So, if you have a Will, it makes things a lot easier. Why?
This is because you can appoint an executor to administer your estate if you are to pass on prematurely. The executor appointed will help your beneficiaries to apply for the Grant of Probate (GP), collect assets, settle all of your outstanding taxes and debt and distribute the estate accordingly. By having a Will, the entire process of transferring your assets to your beneficiaries would be much shorter with 1-2 years, instead of 2-5 years. Also, the executor is the one managing the whole thing and thus, saving your beneficiaries an administrative nightmare.
Reason 3: Customisation
Without a Will, your estate will most likely be distributed to your parents. This is in accordance with the Distribution Act 1958.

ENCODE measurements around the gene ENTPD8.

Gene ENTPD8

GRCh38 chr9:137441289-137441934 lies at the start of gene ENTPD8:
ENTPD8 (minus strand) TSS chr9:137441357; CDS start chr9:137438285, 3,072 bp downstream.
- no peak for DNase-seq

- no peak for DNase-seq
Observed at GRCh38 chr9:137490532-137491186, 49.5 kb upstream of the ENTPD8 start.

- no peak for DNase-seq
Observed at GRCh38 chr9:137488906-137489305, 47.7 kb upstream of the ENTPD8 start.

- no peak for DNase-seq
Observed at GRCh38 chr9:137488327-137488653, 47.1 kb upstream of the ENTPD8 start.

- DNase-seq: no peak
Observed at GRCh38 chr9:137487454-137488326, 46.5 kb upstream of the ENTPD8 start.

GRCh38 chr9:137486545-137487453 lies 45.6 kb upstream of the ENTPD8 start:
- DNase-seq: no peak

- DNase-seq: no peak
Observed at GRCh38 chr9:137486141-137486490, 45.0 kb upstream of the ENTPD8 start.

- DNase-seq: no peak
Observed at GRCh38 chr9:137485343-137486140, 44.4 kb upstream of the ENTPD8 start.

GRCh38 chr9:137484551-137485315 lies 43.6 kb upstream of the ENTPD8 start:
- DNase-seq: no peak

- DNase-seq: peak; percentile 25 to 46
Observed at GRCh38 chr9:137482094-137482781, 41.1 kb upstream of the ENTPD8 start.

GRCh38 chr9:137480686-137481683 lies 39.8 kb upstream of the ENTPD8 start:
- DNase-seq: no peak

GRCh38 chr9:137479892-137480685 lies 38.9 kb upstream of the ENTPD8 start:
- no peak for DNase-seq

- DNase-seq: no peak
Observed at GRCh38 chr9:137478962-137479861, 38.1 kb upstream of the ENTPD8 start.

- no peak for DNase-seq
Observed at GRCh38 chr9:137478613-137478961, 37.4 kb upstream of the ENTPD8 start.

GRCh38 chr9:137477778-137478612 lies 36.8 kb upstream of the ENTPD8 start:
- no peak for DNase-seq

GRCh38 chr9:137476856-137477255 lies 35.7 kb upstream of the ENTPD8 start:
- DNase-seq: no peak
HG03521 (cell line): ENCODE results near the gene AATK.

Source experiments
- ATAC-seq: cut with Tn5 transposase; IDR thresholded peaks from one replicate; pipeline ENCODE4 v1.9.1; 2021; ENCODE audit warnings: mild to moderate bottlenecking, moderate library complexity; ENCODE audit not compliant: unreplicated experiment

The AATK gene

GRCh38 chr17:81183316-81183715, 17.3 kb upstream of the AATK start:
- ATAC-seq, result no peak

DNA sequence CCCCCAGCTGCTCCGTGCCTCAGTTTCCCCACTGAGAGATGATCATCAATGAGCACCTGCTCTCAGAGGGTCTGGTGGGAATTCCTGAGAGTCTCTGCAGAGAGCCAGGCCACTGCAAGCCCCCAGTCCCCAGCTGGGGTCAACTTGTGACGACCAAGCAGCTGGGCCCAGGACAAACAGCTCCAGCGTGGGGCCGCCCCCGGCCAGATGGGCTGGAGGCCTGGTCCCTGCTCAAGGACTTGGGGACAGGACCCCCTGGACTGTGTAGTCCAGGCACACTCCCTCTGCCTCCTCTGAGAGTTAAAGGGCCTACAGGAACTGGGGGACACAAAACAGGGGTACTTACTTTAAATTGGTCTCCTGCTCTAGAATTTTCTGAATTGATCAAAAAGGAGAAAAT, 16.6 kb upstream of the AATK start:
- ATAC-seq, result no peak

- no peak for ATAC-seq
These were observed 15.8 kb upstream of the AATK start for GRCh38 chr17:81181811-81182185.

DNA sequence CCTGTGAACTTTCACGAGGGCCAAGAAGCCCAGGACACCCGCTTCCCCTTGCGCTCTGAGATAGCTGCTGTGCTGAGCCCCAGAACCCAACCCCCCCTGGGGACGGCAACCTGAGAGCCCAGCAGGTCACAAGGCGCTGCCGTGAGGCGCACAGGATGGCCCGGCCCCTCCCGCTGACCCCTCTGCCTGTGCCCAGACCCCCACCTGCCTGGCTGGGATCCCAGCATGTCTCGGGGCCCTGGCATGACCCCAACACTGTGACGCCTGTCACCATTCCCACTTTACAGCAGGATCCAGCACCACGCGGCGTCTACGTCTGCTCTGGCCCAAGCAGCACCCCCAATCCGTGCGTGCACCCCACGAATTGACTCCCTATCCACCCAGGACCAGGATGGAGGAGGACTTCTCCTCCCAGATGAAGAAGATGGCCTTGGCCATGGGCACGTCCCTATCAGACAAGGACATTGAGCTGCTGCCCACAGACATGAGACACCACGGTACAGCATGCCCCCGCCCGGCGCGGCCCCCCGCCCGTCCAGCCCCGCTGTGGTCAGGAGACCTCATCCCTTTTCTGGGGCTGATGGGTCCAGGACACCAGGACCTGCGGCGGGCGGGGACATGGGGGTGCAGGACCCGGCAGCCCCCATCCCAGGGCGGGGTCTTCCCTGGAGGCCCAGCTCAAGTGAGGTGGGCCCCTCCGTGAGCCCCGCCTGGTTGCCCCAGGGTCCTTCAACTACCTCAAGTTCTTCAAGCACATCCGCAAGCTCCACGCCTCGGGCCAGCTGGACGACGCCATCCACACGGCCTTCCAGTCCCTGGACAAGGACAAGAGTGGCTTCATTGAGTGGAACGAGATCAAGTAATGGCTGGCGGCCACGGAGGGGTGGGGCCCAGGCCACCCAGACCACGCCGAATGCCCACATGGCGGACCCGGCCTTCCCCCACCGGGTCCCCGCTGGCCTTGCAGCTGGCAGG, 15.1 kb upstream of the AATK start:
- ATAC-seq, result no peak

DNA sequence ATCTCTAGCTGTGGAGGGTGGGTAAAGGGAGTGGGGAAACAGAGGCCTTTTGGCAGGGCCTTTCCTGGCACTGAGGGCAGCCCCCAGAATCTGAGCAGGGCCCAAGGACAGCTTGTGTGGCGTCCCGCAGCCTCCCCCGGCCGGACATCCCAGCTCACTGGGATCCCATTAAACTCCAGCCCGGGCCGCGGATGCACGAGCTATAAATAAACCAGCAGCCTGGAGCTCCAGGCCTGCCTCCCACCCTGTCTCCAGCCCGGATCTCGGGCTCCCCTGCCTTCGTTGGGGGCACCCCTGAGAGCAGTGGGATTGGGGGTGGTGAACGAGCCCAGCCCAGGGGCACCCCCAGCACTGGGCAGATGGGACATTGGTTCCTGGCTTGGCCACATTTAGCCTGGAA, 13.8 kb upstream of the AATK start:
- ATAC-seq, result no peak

But, if you write a Will, you may choose your beneficiaries and dictate the what, the who, and how much they could be receiving from your estate. For instance, you can name your siblings, relatives, friends, and charitable organisations that you wish to support to be beneficiaries of your estate.
In other words, without a Will, you’ll let the government decide what to do with your estate. With a Will, you dictate what’s best for your own estate.
Reason 4: Comatose and Total Permanent Disability (TPD)
Now, this is a tricky situation.
Think about it. You may have purchased a couple of life insurance policies. They all cover TPD. So, let’s assume that you had met with an accident which left you either TPD or comatose. The question is, ‘Will your life insurer or insurers make payment of the sum assured to you?’
Well, the answer is Yes.
But, this leads us to the next question, ‘How will you get access to the money?’
Remember, you are either TPD or comatose. Who else will have your username and password to login into your online banking account if you couldn’t access it by yourself? In other words, you could receive RM 1 million from the insurance company and have no access to it.